We can extend a class but we cannot implement a class. We can implement an interface, but cannot extend an interface.
In what cases should we be using extends?
or extending an interface:
Note that interfaces cannot implement other interfaces (most likely because they have no implementation).
Java doesn't impose any naming conventions for classes vs. interfaces (in contrast to
Here you can clearly see that you're building upon an existing implementation in
Is a matter of uses. Interfaces can be used as a contract with your application and then base classes can be use to extend that interface, so it is loosely couple.
Take for example Injection Dependency pattern:
You first write a contract:
Then you extend your contract with a base class:
Now you have the option to extend base into two or more concrete classes:
I hope this small examples clears the differences between extend and Implement. sorry that I did not use java for the example but is all OO, so I think you will get the point.
Thanks for reading, Geo
I did not complete the code for injection dependency pattern but the idea is there, is also well documented on the net. Let me know if you have any questions.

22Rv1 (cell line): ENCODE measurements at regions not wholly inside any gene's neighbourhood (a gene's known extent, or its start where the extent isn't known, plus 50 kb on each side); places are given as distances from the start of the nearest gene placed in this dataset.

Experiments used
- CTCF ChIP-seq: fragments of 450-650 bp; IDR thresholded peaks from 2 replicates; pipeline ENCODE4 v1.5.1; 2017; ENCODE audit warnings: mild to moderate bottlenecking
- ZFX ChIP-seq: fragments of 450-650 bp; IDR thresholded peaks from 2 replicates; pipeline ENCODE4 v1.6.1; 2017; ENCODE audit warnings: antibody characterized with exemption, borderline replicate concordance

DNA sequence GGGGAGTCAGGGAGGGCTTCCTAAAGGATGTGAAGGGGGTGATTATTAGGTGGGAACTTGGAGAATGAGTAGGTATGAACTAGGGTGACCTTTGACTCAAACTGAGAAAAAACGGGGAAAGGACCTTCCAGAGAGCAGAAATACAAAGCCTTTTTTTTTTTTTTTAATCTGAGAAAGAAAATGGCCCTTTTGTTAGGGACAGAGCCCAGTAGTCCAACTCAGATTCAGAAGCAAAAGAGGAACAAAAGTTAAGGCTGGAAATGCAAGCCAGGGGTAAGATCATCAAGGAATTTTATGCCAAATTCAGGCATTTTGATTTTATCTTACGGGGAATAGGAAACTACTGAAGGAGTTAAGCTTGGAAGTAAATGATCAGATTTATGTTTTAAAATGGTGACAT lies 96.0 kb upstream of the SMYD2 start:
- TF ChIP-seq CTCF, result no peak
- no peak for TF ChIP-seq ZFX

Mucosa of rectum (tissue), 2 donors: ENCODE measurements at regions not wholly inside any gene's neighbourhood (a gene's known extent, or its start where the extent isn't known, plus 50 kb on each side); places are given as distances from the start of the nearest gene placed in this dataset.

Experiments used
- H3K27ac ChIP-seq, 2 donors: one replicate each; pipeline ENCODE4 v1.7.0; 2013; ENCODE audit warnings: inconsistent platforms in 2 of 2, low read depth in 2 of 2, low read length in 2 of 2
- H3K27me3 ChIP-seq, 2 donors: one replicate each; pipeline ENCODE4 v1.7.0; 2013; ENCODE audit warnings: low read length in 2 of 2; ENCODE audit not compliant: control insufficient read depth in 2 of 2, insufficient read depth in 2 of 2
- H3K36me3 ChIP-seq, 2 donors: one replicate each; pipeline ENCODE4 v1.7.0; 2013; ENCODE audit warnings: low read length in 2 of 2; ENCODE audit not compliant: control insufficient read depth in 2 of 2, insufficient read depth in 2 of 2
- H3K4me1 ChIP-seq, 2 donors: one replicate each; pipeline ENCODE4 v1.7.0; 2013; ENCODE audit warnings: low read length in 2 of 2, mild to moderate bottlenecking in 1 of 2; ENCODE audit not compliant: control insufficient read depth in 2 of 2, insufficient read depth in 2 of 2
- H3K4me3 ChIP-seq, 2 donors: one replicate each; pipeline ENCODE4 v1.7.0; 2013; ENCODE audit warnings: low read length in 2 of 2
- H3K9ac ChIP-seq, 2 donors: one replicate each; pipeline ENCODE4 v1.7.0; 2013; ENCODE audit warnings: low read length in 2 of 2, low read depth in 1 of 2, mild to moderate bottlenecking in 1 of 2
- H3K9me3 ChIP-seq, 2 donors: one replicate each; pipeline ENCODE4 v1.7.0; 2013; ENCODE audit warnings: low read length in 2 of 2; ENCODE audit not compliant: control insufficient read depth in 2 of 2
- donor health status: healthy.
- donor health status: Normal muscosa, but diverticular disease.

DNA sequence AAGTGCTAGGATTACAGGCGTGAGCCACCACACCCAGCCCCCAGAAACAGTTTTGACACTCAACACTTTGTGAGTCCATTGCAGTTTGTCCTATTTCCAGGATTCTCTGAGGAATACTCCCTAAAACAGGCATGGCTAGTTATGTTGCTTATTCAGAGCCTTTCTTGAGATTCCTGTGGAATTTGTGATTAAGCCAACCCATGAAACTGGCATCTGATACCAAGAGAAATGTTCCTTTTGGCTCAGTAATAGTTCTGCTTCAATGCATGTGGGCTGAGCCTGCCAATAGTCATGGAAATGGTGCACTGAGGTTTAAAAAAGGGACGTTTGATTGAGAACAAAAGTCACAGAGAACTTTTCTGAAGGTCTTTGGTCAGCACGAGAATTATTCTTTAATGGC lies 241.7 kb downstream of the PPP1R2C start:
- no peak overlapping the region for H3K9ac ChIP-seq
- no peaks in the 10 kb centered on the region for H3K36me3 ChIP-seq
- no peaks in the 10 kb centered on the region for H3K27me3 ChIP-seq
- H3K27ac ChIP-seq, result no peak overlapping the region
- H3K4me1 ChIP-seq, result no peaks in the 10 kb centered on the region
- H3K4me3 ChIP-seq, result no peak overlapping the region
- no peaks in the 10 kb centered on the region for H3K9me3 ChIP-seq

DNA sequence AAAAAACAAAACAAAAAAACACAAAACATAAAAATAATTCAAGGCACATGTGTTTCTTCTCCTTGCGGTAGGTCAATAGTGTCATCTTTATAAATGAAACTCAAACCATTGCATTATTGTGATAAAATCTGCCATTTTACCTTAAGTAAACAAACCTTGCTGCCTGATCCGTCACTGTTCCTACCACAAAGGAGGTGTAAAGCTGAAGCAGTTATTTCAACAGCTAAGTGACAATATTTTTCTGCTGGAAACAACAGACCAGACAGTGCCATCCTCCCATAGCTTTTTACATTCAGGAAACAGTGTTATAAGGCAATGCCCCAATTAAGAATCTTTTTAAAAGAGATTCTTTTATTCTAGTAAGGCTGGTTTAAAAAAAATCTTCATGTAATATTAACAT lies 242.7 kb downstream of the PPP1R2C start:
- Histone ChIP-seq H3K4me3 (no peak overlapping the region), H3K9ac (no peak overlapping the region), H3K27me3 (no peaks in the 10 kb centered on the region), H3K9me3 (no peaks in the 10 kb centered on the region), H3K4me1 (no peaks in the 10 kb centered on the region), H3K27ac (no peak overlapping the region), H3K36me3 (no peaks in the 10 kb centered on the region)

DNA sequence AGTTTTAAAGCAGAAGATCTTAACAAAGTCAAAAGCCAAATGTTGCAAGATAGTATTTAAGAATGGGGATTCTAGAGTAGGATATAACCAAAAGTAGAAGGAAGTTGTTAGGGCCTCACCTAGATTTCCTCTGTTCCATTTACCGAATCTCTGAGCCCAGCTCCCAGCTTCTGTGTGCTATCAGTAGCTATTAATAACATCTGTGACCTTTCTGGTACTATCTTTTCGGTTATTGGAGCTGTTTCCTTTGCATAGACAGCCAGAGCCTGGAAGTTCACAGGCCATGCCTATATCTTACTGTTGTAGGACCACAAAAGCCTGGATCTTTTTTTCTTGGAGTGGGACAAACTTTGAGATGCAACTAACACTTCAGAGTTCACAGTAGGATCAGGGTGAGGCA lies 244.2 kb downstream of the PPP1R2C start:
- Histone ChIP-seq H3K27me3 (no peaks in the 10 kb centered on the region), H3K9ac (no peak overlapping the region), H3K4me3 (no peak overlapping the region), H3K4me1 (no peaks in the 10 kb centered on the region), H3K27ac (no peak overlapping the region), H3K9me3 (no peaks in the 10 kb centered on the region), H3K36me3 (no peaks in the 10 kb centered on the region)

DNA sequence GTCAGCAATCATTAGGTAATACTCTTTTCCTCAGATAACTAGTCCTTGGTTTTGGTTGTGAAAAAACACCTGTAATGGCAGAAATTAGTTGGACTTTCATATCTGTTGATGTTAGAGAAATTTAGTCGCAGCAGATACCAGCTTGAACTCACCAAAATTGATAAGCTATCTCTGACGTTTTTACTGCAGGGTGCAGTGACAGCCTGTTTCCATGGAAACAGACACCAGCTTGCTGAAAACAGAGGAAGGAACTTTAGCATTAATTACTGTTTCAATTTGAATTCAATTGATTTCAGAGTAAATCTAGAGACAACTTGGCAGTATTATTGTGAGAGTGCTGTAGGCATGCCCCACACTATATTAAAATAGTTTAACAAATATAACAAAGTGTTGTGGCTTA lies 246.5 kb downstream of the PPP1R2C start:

Actually, you can extend an interface - in the case where you're defining another interface.
There are lots of quasi-religious arguments about this issue and I doubt there's a clear right answer, but for what it's worth here's my take on things. Use subclassing (i.e.
Note that the two are not mutually exclusive; in fact if a superclass implements an interface, then any subclasses will also be considered to implement that interface.
In Java there is no multiple inheritance, so that a (sub)class can only have one parent class, and subclassing should be considered carefully so as to choose an appropriate parent if any at all; choosing a parent that reflects just a small amount of the class' abilities is likely to end in frustration later if there are other sensible parent classes. So for example, having an
Additionally, subclassing ties you to implementation details (of your parent) more than implementing an interface does. I'd say that in general it's better merely to implement the interface, at least initially, and only form class hierarchies of classes in the same or similar packages with a clear hierarchical structure.
Like you said. the
It depends what you would like to do. Typically you would use an interface when you want to force implementation (like a contract). Similar to an
Remember in java you can only extend one class and implement zero to many interfaces for the implementing class. Unlike C# where you can extend multiple classes using
extends keyword is used for either extending a concrete/abstract class. By extending, u can either override methods of parent class / inherit them. A class can only extend class. U can also say interface1 extends intenface2.
implements keyword is used for implementing interface. In this case u have to define all the methods indicated in interface. A class can only implement interface.